The problem comes in the form of a question: “who is the client?” That question is famously asked at nearly every legislative confirmation hearing for Attorney General; but the legislature has only once failed to confirm a governor’s Attorney General appointment, calling into question the effectiveness of its role in the process and in tempering executive overreach.

Under state law, the Attorney General is the lawyer for the governor and other state executive branch agencies. They do not represent individual members of the public. But they do represent the public as a whole, and that puts them on a bit of a tightrope. 

Through a duly-elected governor, the Attorney General carries out the people’s policies, but those policies cannot be unconstitutional or simply executed at any cost or in violation of the public trust or interest. The governor is not a private client paying his lawyers by the hour to throw stuff up against the wall just to see if it sticks. Public lawyers, at least in theory, serve a higher purpose than that.

An appointed Attorney General leaves the position susceptible to corruption, cronyism, and general hackery to a degree the delegates to Alaska’s Constitutional Convention may not have anticipated. 

They believed in a powerful executive and rejected the idea of an elected Attorney General by a wide margin. Like a zombie, though, electing the Attorney General rises again and again as a silver bullet to the heart of the piquant brand of nuttiness we’ve seen over the last few weeks during “558 kiss-emoji-gate.”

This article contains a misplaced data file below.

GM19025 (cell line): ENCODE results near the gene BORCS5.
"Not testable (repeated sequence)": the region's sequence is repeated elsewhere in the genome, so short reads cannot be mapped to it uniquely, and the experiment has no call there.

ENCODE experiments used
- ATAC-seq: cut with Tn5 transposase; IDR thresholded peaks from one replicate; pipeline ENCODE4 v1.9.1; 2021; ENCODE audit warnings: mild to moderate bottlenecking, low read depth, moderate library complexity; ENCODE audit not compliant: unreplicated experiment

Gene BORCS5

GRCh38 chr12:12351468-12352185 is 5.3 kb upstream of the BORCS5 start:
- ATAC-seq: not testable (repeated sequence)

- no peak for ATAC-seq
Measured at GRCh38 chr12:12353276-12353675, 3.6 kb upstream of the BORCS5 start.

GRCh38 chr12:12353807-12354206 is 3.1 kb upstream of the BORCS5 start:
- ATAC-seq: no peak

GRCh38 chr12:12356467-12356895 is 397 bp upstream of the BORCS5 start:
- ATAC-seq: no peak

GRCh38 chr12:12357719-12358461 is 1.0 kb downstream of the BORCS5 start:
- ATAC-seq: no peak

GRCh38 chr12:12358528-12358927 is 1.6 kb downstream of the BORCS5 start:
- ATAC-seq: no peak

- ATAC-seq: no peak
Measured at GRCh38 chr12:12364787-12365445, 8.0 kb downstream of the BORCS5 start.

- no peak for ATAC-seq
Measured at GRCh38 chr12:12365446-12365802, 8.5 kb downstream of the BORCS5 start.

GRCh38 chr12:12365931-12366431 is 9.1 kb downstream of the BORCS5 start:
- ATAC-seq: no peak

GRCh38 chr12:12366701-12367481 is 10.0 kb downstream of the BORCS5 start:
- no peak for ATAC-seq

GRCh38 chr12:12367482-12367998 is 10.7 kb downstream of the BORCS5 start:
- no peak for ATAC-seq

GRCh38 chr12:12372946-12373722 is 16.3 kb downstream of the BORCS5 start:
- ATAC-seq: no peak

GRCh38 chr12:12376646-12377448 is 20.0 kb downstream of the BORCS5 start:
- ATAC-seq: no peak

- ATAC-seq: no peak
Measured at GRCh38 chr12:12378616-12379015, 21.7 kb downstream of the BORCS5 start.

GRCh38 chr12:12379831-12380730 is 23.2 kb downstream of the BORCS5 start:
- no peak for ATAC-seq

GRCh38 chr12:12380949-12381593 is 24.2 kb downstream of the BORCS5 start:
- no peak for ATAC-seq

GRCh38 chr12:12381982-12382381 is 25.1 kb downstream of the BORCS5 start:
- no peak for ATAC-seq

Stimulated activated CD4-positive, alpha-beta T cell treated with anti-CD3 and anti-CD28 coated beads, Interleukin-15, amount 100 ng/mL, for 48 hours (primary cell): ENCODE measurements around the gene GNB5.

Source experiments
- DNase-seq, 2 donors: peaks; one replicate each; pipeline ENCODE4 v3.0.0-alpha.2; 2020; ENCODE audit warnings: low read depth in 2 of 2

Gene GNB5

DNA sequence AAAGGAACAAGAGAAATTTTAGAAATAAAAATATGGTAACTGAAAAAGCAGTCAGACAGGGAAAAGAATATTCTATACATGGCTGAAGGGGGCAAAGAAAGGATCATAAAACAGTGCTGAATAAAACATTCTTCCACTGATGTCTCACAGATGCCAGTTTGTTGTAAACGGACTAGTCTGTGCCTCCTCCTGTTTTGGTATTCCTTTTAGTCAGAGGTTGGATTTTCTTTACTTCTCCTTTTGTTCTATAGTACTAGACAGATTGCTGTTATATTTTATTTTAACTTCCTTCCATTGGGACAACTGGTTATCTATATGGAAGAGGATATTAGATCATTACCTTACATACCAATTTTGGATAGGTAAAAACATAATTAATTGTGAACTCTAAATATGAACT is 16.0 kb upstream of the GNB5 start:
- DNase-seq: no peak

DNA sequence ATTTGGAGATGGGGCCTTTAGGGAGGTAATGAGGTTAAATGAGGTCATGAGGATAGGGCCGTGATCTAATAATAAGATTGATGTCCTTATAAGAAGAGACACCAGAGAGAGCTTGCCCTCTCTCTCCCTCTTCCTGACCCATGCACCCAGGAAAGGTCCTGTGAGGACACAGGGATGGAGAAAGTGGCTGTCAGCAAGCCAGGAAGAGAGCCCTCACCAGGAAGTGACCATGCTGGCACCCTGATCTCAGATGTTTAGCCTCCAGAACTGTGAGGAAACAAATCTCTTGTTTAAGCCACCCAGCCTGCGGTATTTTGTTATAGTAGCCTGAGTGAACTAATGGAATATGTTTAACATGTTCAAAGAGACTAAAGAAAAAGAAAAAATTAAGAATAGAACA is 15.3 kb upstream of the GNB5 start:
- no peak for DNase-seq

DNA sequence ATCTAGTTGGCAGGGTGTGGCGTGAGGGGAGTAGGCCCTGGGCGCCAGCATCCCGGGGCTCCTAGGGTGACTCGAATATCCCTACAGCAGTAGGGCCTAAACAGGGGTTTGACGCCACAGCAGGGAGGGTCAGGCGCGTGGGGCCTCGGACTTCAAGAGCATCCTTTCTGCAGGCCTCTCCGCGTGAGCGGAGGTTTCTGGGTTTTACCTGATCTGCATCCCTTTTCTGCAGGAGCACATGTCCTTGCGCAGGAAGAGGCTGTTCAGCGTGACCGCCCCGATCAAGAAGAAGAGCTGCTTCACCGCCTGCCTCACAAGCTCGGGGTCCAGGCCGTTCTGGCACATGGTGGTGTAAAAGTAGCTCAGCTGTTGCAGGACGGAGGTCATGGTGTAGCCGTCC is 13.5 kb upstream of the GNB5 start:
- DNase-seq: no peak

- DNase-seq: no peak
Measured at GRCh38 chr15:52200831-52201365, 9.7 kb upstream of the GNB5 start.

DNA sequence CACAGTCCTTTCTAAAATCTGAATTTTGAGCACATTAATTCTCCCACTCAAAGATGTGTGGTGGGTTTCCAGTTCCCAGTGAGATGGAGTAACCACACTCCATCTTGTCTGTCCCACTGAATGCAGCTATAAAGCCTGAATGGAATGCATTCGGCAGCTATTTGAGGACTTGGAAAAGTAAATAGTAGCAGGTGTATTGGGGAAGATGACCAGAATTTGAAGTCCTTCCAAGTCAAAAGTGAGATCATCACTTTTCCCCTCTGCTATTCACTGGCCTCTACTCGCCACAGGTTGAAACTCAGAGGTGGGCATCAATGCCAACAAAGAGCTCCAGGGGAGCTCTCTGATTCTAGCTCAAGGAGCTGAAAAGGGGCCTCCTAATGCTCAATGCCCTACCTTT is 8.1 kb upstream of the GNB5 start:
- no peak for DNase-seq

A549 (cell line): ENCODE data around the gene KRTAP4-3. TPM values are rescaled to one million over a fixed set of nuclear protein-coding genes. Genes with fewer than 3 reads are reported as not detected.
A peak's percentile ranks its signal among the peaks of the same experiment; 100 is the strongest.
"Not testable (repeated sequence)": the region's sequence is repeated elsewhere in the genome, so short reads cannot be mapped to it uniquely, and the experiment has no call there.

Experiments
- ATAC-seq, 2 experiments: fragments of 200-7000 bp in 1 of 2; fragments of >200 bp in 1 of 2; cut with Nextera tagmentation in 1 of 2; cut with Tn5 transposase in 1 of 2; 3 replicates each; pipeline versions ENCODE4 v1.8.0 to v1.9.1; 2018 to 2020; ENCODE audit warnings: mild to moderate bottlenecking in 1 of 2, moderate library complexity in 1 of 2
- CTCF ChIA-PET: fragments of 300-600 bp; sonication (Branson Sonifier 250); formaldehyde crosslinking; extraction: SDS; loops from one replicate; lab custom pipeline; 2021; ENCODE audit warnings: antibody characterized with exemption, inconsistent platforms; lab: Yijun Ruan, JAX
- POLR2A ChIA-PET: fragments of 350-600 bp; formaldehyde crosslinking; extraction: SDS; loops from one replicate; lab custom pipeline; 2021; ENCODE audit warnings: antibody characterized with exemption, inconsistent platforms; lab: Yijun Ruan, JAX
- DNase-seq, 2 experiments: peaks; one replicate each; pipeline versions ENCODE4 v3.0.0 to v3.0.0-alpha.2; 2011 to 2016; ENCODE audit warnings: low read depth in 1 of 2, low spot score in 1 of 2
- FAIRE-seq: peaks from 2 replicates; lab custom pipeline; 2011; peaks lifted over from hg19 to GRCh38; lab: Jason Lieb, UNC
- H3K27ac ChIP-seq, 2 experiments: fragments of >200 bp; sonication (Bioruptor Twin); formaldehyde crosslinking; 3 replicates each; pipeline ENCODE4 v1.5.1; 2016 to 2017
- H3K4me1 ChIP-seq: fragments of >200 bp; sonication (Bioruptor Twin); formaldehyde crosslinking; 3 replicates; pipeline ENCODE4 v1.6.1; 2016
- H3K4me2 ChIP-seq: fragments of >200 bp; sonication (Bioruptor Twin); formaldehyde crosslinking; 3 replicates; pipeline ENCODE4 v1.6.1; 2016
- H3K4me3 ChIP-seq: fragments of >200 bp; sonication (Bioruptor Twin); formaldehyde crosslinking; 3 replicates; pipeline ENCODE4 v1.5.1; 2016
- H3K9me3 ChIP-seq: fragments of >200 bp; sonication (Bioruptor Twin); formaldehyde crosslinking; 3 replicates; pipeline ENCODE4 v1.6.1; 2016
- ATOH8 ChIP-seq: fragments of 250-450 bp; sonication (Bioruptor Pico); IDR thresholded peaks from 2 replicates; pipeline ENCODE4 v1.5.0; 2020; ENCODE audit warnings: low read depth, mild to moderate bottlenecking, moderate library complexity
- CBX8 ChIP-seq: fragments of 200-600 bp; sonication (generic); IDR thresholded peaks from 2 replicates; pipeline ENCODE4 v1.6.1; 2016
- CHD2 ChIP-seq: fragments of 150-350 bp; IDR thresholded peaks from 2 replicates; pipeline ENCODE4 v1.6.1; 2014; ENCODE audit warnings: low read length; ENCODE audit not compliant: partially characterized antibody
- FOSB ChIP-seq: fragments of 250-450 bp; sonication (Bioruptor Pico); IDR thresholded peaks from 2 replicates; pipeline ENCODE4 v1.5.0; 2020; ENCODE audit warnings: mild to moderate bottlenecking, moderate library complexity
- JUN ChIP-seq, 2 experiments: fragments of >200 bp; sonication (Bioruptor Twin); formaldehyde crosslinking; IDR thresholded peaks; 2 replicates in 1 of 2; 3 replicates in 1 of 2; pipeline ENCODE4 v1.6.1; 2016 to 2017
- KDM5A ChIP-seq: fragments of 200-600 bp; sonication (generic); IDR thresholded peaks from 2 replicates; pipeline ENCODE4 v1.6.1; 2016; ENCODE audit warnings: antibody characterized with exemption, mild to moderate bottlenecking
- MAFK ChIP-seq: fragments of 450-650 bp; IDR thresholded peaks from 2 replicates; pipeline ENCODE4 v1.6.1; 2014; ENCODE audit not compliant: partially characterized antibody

But I don’t think electing Alaska’s Attorney General is the answer. Attorney General elections are vulnerable to the same vagaries and cynicism of other elected political offices. In fact, elected Attorneys General are arguably even more compromised and less effective than appointed ones; the office holder often spends more time auditioning for their job than actually doing it.

Rather, I think the Attorney General should be appointed the way Alaska’s judges are: winnowed down by their peers in a bar poll, elevated to the governor for appointment, and then either confirmed by the legislature and/or retained or fired at periodic elections. (And lest you worry about the socialist leftist bar triaging Attorney General applicants, recall, Dear Reader, this is the organization that made Alan Dershowitz its keynote speaker at this year’s CoVID-foiled annual convention).

A hybrid approach strikes the best balance between gubernatorial policy objectives and the arguably more general public interest. It would take a constitutional amendment to accomplish this, but maybe Alaska is ready for one. 

In the meantime, all lawyers in state government below the director level should unionize so that they remain insulated from political whims, brinkmanship, and loyalty-based firings. 

Lawyers, like all citizens, deserve to keep their constitutional rights and are sworn to uphold those of others. That’s a huge responsibility, and it can’t be met while working in a climate of political retaliation, intimidation, and fear.